I get interested in new books easily, which means my to-be-read list gets really big, really quick. Blinkist is a site that creates 15-minute summaries of non-fiction books; I really like it because it lets me vet books before buying them, as well as learn things from books that are overly long.
If you want to learn how to code and you like working through guided courses, Treehouse is an awesome resource. They have courses on programming, web development, and more. I even learned how to build iPhone apps using Treehouse. Use the link below to get a free trial!
A site that offers online courses developed by professors at real universities - and many of them are free (I took a free Game Theory course that was excellent). It's not the only MOOC out there, but it's the one I have the most experience with.
A site that helps you learn how to code through guided, hands-on coding projects. They only focus on web development, but if that's what you want to learn, it's an essential resource (and a great companion to Treehouse).
Like audiobooks, podcasts are a great way to learn while you're working out, commuting, cooking, etc. Both iOS and Android come with default podcast apps that work well, but as a podcast addict, I think Pocket Casts is the best podcast manager out there.
A site that offers free video courses on a ton of academic subjects - math, science, humanities, economics, etc. Their math courses are particularly good, integrating challenges and badges to keep you motivated. They also offer prep courses for tests like the SAT, MCAT, etc!
A "computational knowledge engine" that can solve a variety of problems you feed it - math equations, engineering problems, etc. They also have the BEST step-by-step math solution engine, but it costs about $5/month. For free options, check out Symbolab.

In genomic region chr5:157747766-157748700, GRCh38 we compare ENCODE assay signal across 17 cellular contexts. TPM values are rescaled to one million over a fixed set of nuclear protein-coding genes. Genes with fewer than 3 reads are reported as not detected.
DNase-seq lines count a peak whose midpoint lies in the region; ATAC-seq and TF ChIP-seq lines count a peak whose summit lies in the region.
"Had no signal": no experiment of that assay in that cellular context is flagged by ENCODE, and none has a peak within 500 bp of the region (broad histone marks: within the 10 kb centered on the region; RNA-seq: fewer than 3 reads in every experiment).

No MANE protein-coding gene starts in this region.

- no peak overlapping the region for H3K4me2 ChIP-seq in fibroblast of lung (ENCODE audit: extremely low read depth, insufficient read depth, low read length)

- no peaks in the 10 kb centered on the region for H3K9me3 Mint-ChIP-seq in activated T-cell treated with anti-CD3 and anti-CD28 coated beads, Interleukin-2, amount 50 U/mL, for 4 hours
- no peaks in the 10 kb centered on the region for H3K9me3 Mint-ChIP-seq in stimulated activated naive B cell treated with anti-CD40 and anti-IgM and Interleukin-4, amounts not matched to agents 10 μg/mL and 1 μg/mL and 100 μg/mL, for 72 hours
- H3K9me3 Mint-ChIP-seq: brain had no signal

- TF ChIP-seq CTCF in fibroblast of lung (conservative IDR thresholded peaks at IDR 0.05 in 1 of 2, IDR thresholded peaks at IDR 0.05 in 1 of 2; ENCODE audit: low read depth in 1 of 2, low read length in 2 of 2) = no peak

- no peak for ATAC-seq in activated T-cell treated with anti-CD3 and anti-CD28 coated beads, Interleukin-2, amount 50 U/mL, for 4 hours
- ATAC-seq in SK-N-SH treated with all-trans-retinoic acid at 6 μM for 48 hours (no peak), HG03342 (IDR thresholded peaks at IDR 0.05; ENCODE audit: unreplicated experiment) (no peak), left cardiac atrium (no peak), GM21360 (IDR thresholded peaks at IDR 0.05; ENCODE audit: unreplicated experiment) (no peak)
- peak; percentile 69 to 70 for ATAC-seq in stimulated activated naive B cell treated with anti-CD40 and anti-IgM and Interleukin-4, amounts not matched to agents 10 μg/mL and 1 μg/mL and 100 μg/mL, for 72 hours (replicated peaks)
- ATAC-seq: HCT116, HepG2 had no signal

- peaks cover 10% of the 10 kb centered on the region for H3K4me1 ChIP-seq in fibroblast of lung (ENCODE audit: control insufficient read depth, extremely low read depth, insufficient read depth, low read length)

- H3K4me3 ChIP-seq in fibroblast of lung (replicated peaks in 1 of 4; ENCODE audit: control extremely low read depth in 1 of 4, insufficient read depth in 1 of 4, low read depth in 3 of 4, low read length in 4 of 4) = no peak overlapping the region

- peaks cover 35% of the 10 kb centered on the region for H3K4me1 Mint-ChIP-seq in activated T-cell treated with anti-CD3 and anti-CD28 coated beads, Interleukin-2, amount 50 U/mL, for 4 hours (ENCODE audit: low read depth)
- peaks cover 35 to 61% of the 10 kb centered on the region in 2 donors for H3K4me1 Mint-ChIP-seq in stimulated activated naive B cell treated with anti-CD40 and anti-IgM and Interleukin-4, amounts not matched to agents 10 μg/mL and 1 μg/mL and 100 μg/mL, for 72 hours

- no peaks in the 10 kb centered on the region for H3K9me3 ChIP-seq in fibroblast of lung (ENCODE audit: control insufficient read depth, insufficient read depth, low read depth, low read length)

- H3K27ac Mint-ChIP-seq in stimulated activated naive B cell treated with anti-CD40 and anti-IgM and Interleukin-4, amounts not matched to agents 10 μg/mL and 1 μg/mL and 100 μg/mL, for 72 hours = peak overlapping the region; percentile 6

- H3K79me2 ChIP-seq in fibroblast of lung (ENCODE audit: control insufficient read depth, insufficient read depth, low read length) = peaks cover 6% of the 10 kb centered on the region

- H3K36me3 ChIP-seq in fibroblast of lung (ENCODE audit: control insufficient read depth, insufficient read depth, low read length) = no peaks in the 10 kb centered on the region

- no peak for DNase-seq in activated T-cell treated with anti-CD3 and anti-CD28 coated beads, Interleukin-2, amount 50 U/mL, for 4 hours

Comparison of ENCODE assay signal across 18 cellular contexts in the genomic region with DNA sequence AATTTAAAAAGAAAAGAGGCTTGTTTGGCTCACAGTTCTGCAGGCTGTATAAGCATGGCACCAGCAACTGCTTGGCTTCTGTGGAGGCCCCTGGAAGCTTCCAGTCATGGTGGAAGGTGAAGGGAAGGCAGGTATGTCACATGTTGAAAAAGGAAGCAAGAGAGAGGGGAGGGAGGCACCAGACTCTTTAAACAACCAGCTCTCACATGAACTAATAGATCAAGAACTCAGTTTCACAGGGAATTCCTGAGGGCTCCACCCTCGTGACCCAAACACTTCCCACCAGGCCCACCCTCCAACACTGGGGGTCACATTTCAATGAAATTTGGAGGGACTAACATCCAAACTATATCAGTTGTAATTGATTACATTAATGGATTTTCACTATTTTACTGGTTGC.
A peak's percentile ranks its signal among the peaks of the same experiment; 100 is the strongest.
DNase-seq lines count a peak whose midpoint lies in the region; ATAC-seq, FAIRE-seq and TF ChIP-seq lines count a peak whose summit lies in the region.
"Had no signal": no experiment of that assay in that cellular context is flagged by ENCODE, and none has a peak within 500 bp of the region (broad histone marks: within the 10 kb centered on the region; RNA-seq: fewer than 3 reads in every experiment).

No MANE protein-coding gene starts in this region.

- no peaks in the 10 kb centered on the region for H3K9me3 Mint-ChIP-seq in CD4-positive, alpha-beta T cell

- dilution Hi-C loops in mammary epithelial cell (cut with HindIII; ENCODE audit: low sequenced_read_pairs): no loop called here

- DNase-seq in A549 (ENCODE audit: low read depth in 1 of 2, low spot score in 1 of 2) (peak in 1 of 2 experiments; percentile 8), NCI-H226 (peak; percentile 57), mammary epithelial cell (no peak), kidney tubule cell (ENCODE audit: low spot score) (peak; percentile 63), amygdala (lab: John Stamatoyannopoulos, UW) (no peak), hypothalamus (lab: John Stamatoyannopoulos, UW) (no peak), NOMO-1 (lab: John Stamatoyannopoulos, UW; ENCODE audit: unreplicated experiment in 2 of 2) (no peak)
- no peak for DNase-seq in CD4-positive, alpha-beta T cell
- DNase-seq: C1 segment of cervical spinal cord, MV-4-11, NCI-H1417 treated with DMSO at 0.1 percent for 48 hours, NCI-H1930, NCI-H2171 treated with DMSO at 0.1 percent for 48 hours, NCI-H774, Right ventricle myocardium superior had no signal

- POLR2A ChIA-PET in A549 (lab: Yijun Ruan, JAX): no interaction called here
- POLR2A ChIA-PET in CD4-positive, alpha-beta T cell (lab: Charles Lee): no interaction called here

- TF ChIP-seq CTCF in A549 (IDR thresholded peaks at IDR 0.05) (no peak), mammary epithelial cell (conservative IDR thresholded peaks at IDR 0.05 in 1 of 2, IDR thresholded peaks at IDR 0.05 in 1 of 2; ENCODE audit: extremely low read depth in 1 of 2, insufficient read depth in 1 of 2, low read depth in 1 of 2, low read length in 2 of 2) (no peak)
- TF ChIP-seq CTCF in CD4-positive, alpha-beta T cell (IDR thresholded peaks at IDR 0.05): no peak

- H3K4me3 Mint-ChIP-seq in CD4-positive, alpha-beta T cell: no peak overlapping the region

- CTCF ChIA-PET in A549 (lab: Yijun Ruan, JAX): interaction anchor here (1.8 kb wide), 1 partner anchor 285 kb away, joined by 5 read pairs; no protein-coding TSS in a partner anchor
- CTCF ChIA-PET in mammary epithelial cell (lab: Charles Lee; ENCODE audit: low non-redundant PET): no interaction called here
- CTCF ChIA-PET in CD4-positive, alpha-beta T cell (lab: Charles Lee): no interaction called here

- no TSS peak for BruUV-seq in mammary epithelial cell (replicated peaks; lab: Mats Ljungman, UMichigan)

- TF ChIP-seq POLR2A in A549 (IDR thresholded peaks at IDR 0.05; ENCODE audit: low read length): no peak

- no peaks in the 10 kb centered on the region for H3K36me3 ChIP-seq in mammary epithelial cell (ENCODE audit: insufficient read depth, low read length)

Gear and Physical Tools
Guaranteed to make you at least 27.4% more attractive, the College Info Geek t-shirt is an essential addition to any student's wardrobe. I don't compromise on shirt quality - these are tri-blend, ultra-soft shirts that fit awesomely and are sold through DFTBA.
My whiteboard is an essential part of my productivity system; it's where I write my daily task list for the next day right before I go to bed, and it's also where I do a lot of planning and mind-mapping. You should have one, and I think this 11"x14" board is the perfect size.
I’ve become a bit of a bag nerd in recent years, leading me to fund a couple of weird new bags on Kickstarter that are, frankly, frivolous and expensive. As a student, however, used the Synergy during all four years of college. I even traveled through Japan for two weeks carrying only this bag.
I freaking loved this thing as a student. It’s a combination of the best elements of both a notebook and a 3-ring binder. Instead of carrying multiple notebooks, I used this for every subject. When I ran out of paper, I just added more and removed old stuff (often digitizing it - see the Writing/Note Management section below) to keep it slim.
A good pair of headphones are almost indispensable when you're a student - they're an easy tool for keeping outside noise at a minimum, which will help you concentrate. If you're looking for good isolation and awesome sound quality, these are probably the best headphones under $50 you'll find.
My current favorite notebook. It's a step beyond the Five Star Flex, because it's actually erasable. Additionally, every page has a unique QR code; scanning a page of notes with the Rocketbook app will use this code to automatically upload it to your favorite cloud storage app (such as Evernote).
This app can be described as my second brain. All my class notes, ideas, blog post research, important scraps of information, non-important scraps of information, half-finished rap lyrics, story drafts, travel plans, and everything else is stored in Evernote. After 6 years I have over 2,000 notes.
My favorite app for distraction-free writing. It uses Markdown, a writing method that seems dumb at first but becomes amazing after about 5 minutes. Mac and iOS-only – I do most of my writing on my Macbook Pro. On Windows, use MarkdownPad.
One of the coolest things about Evernote is its optical character recognition - you can scan in paper notes, and it'll make the text searchable. Don't go and buy a scanner for this purpose, though - the Scannable app will do it for free on your iPhone. It auto-finds documents, scans them, and sends them straight to Evernote. Android users should check out CamScanner.
The best-known name in textbook rentals for a good reason. If you don’t need to keep your books, renting can save you a ton of money – and they also offer an online version of many textbooks you can use while you wait for the physical version to arrive. If you don't want to rent, you can also buy books on Chegg.
Typically you’ll find that even new textbooks are cheaper here than they are at your school’s bookstore, and used editions are often far, far cheaper. But the best thing Amazon offers are Kindle editions of textbooks – that you can rent.